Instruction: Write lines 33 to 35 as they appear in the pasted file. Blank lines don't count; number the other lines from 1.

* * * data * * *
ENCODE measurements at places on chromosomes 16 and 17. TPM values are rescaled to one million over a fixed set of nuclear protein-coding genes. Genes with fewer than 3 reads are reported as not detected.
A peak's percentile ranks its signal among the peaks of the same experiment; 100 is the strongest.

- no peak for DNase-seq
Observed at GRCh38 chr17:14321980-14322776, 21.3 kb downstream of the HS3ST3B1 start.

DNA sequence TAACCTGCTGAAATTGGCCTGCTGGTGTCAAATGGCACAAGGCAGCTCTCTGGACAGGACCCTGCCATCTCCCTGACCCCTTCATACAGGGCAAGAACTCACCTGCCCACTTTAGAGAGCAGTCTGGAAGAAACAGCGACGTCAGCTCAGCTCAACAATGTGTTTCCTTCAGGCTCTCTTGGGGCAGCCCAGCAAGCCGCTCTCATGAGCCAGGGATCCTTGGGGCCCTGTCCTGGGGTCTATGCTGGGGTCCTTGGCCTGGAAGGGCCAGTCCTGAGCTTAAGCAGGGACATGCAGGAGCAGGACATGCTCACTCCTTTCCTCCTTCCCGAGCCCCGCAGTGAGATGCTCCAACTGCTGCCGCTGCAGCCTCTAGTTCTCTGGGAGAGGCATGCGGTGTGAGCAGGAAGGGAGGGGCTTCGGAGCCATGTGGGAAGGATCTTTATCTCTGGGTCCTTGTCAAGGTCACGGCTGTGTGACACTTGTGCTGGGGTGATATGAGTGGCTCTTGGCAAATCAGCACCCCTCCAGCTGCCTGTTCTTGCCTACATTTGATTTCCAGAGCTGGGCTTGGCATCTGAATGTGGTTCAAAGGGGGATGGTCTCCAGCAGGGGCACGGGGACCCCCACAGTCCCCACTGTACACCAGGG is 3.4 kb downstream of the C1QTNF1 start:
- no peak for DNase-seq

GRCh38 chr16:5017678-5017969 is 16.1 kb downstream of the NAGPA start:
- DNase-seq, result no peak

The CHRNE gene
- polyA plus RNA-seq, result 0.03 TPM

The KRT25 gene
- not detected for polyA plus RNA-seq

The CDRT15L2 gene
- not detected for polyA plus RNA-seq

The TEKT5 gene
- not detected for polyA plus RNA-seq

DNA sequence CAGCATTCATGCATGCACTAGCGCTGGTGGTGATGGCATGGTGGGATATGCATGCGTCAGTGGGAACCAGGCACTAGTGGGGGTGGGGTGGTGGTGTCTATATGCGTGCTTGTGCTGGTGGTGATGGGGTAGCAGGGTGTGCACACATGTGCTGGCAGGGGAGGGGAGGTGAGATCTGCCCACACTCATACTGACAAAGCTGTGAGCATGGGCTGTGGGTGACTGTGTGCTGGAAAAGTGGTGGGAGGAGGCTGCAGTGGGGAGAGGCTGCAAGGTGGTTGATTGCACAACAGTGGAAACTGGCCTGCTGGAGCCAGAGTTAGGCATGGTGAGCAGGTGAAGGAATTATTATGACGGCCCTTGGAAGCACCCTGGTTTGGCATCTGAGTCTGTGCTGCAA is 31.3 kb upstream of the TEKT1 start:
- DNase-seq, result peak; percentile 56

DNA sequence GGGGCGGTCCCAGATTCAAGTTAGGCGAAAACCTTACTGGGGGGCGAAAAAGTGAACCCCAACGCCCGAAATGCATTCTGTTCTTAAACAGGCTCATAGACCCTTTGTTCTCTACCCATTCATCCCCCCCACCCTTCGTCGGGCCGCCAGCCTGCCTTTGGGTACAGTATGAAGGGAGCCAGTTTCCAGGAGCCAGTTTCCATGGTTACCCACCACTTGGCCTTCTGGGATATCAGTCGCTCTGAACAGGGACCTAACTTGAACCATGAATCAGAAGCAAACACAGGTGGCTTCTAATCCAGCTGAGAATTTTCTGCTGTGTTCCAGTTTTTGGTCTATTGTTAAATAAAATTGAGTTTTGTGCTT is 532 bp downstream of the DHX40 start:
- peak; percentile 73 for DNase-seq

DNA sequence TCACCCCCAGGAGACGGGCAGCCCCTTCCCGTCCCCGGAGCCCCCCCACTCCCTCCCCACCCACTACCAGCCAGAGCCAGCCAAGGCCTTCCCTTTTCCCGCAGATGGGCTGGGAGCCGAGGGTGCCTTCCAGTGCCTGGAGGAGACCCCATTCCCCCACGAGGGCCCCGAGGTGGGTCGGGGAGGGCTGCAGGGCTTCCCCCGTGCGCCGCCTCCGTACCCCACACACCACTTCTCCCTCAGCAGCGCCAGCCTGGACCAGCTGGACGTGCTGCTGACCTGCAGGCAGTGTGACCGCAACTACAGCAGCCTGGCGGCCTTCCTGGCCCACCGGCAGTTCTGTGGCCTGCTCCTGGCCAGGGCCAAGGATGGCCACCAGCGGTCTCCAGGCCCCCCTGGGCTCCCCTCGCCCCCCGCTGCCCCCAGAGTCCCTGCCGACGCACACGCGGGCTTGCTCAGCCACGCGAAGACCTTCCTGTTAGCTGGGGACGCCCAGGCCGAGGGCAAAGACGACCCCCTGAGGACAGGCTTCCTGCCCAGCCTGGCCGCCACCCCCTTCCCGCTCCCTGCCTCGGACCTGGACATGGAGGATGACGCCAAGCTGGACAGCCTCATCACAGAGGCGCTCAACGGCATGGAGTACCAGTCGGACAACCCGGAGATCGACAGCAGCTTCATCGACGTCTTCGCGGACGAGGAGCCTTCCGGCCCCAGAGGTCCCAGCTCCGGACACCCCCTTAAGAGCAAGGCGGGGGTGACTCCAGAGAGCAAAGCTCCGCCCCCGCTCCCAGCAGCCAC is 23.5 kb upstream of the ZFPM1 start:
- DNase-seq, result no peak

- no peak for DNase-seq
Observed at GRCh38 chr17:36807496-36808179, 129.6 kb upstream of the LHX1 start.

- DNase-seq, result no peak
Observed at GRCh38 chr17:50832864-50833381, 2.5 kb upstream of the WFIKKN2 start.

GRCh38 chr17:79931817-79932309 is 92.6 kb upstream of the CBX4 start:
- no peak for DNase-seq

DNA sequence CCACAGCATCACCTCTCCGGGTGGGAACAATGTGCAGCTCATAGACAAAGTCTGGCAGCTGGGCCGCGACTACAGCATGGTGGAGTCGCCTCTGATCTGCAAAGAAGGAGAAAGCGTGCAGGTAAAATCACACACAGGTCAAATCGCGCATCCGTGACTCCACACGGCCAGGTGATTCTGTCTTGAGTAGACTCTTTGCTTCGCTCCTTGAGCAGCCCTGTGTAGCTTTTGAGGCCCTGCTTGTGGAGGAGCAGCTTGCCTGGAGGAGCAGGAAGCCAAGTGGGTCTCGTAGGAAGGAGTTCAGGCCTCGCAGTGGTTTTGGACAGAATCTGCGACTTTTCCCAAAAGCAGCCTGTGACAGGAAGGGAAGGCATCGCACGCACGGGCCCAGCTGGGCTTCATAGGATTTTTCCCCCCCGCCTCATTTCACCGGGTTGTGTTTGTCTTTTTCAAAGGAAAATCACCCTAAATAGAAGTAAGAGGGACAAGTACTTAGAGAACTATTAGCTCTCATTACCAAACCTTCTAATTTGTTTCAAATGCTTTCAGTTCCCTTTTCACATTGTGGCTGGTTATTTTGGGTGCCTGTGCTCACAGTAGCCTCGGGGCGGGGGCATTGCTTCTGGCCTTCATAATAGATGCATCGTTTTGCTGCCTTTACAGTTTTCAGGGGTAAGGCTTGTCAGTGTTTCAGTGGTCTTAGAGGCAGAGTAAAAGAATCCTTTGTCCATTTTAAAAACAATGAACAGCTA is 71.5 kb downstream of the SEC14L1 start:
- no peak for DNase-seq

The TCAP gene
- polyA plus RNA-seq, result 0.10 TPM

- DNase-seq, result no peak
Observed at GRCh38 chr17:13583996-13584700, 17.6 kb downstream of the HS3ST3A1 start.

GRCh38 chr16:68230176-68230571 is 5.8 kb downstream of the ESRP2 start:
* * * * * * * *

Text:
- DNase-seq, result no peak
Observed at GRCh38 chr17:13583996-13584700, 17.6 kb downstream of the HS3ST3A1 start.

GRCh38 chr16:68230176-68230571 is 5.8 kb downstream of the ESRP2 start: